What does an MRI show?
MRI, or magnetic resonance imaging, is a medical diagnostic test that combines a strong magnetic field, radio waves, and a computer to create detailed images of the inside of the body. Unlike X-rays or CT scans, which use radiation, MRI does not expose the patient to any harmful substances.
One of the main benefits of MRI is that it can provide highly detailed images of the soft tissues of the body, such as the brain, spine, and muscles. It can also be used to view the bones and joints, although the images may not be as detailed as those obtained from an X-ray or CT scan.
MRI works by aligning the hydrogen atoms in the body with the magnetic field. When radio waves are transmitted through the body, they disrupt the alignment of the hydrogen atoms, which produces a signal detected by a sensor. The time it takes for the atoms to return to their original alignment is used to create an image of the body’s tissues.
A contrast agent, which contains a substance called gadolinium, may be injected into the patient’s bloodstream to help enhance certain tissues on the MRI scan. Gadolinium has magnetic properties, so it is absorbed by certain tissues in the body and appears on the scan as a brighter area. The contrast agent is typically used to highlight the blood vessels or to help identify certain abnormalities, such as tumors.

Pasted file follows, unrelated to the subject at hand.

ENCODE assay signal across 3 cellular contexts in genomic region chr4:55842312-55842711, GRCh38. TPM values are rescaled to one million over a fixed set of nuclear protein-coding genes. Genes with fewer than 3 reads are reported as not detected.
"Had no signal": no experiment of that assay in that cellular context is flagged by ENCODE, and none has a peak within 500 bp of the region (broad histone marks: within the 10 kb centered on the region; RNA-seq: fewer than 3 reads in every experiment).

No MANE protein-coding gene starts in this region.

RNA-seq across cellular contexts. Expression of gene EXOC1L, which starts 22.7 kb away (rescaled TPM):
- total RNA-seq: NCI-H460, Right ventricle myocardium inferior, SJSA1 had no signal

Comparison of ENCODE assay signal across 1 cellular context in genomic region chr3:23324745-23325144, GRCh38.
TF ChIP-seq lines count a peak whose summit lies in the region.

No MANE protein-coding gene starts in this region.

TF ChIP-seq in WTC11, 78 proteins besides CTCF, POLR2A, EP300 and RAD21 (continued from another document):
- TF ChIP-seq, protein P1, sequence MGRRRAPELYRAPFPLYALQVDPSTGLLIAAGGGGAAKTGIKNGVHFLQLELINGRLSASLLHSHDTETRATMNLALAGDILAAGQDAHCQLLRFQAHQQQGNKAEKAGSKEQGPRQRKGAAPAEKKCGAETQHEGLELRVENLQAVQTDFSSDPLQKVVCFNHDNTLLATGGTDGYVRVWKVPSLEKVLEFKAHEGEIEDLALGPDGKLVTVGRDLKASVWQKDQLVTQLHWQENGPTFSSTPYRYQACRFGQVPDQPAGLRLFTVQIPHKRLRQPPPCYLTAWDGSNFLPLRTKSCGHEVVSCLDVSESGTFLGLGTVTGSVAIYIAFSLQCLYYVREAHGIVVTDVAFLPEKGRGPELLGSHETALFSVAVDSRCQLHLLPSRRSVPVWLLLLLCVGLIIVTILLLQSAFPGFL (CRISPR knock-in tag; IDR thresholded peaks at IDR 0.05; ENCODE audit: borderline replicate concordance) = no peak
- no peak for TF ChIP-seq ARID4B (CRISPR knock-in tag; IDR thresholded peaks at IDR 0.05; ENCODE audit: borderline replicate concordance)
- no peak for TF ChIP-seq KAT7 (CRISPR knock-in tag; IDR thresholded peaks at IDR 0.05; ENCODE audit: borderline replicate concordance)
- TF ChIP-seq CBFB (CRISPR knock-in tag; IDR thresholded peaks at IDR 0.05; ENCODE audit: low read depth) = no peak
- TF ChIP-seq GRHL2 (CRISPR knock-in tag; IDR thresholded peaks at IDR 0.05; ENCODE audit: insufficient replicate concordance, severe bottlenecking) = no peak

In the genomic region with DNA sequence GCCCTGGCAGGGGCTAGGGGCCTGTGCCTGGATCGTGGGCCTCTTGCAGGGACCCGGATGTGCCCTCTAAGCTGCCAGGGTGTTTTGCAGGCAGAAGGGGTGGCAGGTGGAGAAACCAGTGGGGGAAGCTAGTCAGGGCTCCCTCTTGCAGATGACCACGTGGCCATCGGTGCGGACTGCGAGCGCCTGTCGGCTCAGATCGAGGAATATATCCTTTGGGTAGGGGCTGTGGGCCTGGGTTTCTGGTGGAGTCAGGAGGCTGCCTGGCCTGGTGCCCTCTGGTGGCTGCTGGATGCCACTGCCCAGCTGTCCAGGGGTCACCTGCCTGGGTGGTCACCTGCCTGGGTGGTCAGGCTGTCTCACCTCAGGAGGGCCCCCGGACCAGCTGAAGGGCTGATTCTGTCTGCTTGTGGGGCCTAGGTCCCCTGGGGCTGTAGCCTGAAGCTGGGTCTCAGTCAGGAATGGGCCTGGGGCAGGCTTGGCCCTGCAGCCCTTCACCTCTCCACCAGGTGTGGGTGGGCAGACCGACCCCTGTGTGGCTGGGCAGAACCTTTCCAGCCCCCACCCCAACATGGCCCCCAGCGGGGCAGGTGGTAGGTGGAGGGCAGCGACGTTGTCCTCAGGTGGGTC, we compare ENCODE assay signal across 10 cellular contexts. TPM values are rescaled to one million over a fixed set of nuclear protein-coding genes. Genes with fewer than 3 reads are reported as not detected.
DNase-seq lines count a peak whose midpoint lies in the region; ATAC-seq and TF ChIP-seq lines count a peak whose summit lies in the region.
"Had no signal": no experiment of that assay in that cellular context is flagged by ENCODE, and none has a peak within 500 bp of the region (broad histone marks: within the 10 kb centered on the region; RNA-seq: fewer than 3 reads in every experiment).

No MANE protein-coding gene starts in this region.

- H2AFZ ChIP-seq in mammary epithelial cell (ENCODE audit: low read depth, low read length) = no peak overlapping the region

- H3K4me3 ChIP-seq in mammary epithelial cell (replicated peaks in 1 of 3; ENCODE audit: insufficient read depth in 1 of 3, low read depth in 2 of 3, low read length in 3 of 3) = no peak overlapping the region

MRI can be used to view a wide range of body parts and can be particularly useful in diagnosing various conditions, such as brain tumors, strokes, multiple sclerosis, and spinal cord injuries. It can also detect abnormalities in the bones and joints, such as herniated discs, pinched nerves, and fractures.
There are several different types of MRI scanners, including standard MRI, which looks like a long tube, and open MRI, which is more open and can be more comfortable for patients who are claustrophobic or have a larger body size. There are also specialized MRI scanners designed to create more detailed images of specific body parts, such as the heart or prostate.
While MRI is generally considered safe, it can be contraindicated for patients with certain medical conditions, such as a pacemaker or an aneurysm clip. It is also not recommended for pregnant women, as the magnetic field’s effects on the developing baby are not fully understood.
Overall, MRI is a valuable diagnostic tool that can provide detailed images of the inside of the body and help doctors diagnose various medical conditions. If you have been referred for an MRI, it is essential to discuss any concerns you may have with your doctor beforehand.
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1. Imaging referral / prescription
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3. Insurance OR card information